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Turkish

Günaydın and welcome to this month’s edition of Be-lingual. As the language-savvy among you may have guessed from the opening greeting, this month we are going to focus on Turkish. This language is spoken in one of the most diverse cultures of the Eastern Mediterranean region. The country is multi-ethnic and multi-religious and is deeply immersed in all cultural aspects such as fine arts, paintings, sculpture and architecture. Turkey is an amalgamation of the East and the West. In other words, it is the most oriental Western nation or the most Occidental Eastern one.

Turkish – What’s that?

Turkish is the official language of Turkey that has a population of over 72 million people, and also of the self-proclaimed Turkish Republic of Northern Cyprus. It is also spoken by small groups of ethnic Turks in several nations like Iraq, Greece, Bulgaria, the Republic of Macedonia, Kosovo, Albania and some other regions in Eastern Europe. There are extensive Turkish immigrant communities in Germany, the Netherlands, Belgium, Austria, Switzerland and France, with the largest one in Germany. Turkish can also be heard being spoken in Azerbaijan and in some of the regions of the former USSR.

As for the fun facts

The oldest written records of Turkish are found carved on stone monuments in Central Asia, in the Orhon, Yenisey and Talas regions, which is present-day Mongolia. An interesting fact about Turkish is its agglutinative nature. Which means, by adding or removing affixes, endings or suffixes, a lot can be said using very few words, or to create new words. For “I am going to watch a film” can be roughly translated into Turkish as “Film seyredeceğim”.
Also, Turkish has no noun classes or grammatical gender and the language structure is similar to Asian languages such as Korean, Japanese and Mongolian.

Tracing back the links

Turkish is a very ancient language, dating back 5500 to 8500 years.
It has had many linguistic influences from neighbouring countries and also other European languages throughout its history. As a result of the rapid spread of Islam among the Turks from the 10th century, this language was heavily influenced by Arabic and Persian cultures. This, over a long period of time, has resulted in the language having a very large proportion of Arabic and Persian vocabulary today. In turn, Turkish has influenced most of the languages spoken in North Africa, Middle East and Balkans during the Ottoman Empire.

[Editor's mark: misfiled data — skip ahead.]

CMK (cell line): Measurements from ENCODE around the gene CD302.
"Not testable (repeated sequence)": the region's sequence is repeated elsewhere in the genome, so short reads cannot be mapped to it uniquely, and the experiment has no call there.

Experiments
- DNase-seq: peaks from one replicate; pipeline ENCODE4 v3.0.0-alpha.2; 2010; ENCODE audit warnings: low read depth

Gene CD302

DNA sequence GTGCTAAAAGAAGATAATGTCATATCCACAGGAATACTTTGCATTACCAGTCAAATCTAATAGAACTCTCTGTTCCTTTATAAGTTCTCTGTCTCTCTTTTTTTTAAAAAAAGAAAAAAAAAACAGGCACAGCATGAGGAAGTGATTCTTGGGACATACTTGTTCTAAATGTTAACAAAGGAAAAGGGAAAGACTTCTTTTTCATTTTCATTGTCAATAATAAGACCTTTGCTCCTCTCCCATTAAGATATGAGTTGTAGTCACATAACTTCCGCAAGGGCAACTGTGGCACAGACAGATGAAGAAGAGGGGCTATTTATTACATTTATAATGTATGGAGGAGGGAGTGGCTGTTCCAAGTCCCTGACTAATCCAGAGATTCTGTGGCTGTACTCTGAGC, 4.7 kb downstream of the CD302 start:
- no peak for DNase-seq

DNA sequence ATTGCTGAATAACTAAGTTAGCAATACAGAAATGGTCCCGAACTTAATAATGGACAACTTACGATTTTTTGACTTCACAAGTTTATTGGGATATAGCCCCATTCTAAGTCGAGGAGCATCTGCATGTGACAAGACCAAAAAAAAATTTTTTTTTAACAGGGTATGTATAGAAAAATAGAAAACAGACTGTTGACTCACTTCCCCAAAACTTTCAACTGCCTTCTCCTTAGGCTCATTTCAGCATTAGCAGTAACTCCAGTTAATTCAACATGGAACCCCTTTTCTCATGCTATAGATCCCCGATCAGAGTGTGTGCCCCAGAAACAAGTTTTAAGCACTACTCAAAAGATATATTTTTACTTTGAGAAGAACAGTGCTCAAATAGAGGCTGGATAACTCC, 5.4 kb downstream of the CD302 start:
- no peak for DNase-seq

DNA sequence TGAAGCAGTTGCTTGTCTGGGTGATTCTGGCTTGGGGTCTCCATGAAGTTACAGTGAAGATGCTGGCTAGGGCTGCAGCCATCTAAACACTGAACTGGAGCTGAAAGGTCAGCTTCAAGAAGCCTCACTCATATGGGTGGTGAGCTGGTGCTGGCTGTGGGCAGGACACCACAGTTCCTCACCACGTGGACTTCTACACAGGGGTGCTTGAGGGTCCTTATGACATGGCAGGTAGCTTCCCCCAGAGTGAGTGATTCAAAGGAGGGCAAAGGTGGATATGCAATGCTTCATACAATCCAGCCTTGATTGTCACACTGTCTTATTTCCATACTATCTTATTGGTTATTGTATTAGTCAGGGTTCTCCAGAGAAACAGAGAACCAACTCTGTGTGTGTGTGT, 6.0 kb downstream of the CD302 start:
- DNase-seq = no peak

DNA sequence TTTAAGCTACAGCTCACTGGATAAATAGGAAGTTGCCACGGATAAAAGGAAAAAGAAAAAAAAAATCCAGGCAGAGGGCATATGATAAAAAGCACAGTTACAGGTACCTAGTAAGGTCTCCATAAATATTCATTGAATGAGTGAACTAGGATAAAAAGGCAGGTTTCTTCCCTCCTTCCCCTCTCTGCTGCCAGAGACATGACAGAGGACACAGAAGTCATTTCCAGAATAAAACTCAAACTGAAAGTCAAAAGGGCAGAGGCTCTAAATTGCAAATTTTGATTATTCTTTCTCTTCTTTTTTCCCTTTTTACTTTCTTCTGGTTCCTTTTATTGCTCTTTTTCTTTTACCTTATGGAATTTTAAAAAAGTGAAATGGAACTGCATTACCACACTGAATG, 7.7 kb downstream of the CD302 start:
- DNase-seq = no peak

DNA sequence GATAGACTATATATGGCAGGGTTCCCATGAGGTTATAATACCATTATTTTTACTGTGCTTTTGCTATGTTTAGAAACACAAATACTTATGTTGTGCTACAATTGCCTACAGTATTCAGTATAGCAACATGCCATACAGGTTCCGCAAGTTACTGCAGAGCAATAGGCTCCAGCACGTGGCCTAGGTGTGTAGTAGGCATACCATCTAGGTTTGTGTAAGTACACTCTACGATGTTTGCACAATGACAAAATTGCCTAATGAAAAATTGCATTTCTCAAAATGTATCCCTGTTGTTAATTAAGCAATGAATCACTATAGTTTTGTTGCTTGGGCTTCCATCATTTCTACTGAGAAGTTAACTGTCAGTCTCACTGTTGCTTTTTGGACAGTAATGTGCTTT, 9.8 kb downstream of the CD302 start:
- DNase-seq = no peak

Some of the Turkish origin words found in English are yoghurt, baklava, coffee and caviar.

Factor in Globalisation

Turkish is the official language of Turkey and is one of the official languages of Cyprus. Currently, in compliance with the 1982 Constitution, the Turkish Language Association continues to operate under the organizational framework of the Atatürk High Institution of Culture, Language and History.

Mustafa Kemal Atatürk was the person who, in 1928, as part of his efforts to modernise Turkey, issued a decree that replaced the Arabic script with a version of the Latin alphabet. This script has been used ever since. The Arabic script is fast becoming obsolete, but the latin alphabet has helped the language spread.

The nation is a melting pot of cultures and ethnicities, so if you do go there, it’s not like you will not find people speaking English, German, French or any other languages, but naturally, speaking Turkish is always encouraged and appreciated. So as they say in Turkish, Allaha ısmarladık, or good-bye!

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Sushant Bothe - French-English Translator, BITS Private Limited A curious and headstrong mix of patience and aggression, creativity and discipline, and caution and recklessness, Sushant is a mixed bag of tricks if there ever was one! A myriad of passions govern his life, like football, bikes, languages, technology, psychology and good literature. He’s also a gadget junkie and an amateur marksman. His ‘Kryptonite’ is monotony and getting up early in the mornings! An introvert, he usually minds his own business, till someone gets a fact wrong or makes a grammatical error.